I have asked this before…and the answers always go back to the long term positive drift. How long can someone who was 50 in 2000 and wants to retire at 60 wait for this drift to start again?

This fictional 50 year old (now 56 year old) has less money in his 401k today than he did in 2000 (he might have more if you count his deposits, but his principal is still down) and was banking on retiring in 4 years, how is he going to make it?

Dr. Kim Zussman Provides Food For Thought:

This is not an important question for those aiming to shoot the moon out of the sky. However for those (of us) realistic about our escape velocities, it is the prototype of a very important question. (parenthetically, how do hedge fund investors “average” annual performance series of many big returns with occasional years -100%?)

At a given age how much to save, how to invest it, and what are the risks resulting from the various answers? Immediately one realizes that variability of inputs and sensitivity of compounding makes this estimation difficult:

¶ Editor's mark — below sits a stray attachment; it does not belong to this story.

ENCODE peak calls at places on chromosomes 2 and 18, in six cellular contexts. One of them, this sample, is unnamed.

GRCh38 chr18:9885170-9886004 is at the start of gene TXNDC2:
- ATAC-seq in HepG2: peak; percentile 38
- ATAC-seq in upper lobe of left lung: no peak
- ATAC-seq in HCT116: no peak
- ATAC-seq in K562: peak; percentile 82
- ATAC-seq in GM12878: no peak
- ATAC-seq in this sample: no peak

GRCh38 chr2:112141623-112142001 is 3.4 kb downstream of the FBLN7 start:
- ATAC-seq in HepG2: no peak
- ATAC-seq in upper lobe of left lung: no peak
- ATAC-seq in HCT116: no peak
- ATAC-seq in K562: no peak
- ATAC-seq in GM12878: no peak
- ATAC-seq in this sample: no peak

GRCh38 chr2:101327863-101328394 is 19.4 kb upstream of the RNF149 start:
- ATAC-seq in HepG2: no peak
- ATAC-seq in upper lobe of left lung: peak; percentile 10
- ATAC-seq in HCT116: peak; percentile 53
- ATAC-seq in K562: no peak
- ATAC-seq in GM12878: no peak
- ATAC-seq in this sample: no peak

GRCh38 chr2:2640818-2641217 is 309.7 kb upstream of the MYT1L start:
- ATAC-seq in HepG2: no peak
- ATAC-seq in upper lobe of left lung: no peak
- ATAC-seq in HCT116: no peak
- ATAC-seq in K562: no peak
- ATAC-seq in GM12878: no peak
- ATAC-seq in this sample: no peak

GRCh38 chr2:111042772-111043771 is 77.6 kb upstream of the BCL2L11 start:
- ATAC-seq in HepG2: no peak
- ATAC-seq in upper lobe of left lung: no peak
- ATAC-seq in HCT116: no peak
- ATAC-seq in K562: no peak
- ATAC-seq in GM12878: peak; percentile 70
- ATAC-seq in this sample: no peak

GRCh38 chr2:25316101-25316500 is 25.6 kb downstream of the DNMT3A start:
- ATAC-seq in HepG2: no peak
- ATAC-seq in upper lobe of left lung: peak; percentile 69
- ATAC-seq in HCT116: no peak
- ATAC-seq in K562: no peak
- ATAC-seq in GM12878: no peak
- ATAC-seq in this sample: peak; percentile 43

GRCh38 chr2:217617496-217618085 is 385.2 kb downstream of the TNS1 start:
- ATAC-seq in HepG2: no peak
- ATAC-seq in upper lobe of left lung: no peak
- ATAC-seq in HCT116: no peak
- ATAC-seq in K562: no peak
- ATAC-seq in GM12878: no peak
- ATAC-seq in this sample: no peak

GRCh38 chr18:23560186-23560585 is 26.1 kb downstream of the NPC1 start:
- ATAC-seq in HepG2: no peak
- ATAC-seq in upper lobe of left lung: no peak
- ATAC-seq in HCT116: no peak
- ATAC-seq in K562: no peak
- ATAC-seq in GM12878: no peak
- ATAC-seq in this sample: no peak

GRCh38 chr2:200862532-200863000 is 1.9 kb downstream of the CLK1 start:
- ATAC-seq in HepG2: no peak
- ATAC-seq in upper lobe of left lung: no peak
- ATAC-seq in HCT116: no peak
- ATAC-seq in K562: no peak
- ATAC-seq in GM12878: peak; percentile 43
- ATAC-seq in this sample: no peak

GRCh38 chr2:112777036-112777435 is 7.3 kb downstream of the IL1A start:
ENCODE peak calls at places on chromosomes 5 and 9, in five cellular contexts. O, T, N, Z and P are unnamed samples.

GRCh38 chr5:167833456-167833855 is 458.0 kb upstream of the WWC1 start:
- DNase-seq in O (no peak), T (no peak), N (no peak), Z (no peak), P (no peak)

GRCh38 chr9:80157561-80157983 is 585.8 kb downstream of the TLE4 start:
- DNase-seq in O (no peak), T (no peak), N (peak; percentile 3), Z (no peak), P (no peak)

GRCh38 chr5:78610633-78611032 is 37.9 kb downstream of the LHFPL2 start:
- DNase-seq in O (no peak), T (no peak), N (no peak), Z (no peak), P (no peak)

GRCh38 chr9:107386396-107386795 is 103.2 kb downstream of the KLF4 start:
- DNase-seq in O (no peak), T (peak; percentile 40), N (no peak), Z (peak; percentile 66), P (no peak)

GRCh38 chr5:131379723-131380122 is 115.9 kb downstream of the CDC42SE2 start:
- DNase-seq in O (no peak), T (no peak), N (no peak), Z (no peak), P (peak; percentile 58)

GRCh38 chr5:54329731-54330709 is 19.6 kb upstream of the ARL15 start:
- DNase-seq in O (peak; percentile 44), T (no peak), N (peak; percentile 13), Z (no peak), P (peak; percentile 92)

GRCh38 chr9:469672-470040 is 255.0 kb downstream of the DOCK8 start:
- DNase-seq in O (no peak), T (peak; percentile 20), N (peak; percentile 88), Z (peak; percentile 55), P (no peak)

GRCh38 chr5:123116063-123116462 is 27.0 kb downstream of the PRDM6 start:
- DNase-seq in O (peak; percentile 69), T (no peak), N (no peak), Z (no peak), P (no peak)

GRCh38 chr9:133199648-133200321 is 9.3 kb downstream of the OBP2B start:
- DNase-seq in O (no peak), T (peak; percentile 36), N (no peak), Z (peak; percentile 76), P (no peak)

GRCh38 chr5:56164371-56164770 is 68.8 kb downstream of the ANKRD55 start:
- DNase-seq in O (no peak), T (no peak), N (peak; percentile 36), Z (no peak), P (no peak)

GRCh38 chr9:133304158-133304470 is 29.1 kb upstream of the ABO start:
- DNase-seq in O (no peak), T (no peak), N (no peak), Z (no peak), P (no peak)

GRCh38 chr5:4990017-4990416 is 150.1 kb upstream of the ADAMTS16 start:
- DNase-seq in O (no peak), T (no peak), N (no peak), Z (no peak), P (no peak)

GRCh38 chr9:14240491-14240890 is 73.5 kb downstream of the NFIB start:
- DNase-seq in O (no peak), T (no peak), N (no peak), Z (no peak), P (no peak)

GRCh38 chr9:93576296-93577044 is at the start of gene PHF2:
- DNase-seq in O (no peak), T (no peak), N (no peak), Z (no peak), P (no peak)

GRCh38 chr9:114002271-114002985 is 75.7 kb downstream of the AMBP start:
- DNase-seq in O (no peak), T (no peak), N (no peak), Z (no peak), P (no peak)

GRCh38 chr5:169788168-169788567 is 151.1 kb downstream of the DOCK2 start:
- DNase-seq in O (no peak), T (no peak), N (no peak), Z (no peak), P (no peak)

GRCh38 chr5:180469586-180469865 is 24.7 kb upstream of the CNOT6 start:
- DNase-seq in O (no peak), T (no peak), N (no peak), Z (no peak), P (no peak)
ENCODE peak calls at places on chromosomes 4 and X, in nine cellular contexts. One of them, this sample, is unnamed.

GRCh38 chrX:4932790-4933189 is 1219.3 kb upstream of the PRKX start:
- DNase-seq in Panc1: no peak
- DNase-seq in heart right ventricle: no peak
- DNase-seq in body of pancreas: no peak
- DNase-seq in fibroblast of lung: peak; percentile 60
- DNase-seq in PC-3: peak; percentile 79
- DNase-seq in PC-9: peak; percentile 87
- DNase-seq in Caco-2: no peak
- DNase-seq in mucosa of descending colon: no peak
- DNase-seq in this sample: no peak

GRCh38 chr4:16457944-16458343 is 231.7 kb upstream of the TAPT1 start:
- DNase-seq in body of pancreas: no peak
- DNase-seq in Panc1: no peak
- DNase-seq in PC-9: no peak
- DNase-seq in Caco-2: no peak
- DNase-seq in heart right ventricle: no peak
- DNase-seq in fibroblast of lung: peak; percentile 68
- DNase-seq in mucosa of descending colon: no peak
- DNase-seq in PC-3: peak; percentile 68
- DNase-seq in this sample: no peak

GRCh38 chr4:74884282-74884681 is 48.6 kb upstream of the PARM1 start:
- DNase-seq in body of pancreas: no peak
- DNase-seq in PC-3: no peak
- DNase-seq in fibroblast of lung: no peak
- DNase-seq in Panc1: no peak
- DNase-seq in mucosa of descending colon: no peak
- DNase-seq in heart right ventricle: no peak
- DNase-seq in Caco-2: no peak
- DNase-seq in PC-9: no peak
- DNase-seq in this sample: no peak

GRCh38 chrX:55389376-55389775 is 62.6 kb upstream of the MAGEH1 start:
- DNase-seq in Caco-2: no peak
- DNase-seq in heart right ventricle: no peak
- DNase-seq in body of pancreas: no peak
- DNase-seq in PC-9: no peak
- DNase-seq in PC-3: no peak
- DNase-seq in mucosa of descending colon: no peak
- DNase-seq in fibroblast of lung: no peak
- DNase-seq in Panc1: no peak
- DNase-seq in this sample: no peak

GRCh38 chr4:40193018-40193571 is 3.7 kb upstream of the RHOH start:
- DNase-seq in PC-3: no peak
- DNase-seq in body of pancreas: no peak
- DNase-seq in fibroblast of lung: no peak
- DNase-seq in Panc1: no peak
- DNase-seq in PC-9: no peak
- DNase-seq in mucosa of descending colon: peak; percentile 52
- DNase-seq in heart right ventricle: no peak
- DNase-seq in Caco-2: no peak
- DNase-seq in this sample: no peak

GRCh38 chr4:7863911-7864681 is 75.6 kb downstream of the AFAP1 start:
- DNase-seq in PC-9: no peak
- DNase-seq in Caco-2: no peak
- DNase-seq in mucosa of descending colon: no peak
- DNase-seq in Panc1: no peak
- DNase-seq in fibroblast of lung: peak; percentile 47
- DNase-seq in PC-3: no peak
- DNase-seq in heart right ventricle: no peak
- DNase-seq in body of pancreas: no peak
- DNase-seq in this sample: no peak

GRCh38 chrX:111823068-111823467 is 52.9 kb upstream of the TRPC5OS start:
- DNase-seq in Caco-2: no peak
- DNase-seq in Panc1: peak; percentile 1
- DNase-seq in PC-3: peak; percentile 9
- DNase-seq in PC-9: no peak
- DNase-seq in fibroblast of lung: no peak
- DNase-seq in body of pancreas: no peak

1. Initial balance
  2. Presumed years of retirement for self and spouse
  3. Assumed annual expenses and forcastable unusual expenses
  4. Inflation
  5. Risk-free rate of returns
  6. Assumed return of risky investments (ie, stocks, hedge funds), including effect of bad years at the onset of retirement
  7. Tax law changes

Here is a (kind of prescient 2000) article article which discusses the “flaw of averages” (neglecting extremal paths and, as mentioned by Scott, beginning post-contribution compounding with a down market).

The article mentions Sharpe’s Financial Engines*, which at one time was a site which used Monte Carlo simulations for mutual funds to model scenarios of withdrawal and return rates.

It seems prudent for financial advisers to educate clients about risk, including the path of worst-case scenarios (which no one on Wall St. is thinking about this Holiday season)

*(Cynic’s note: Profs who leave to create consulting businesses are suspect)

*(Capitalist’s note: In competitive economies, consulting businesses which enrich former profs only succeed if they enrich clients)


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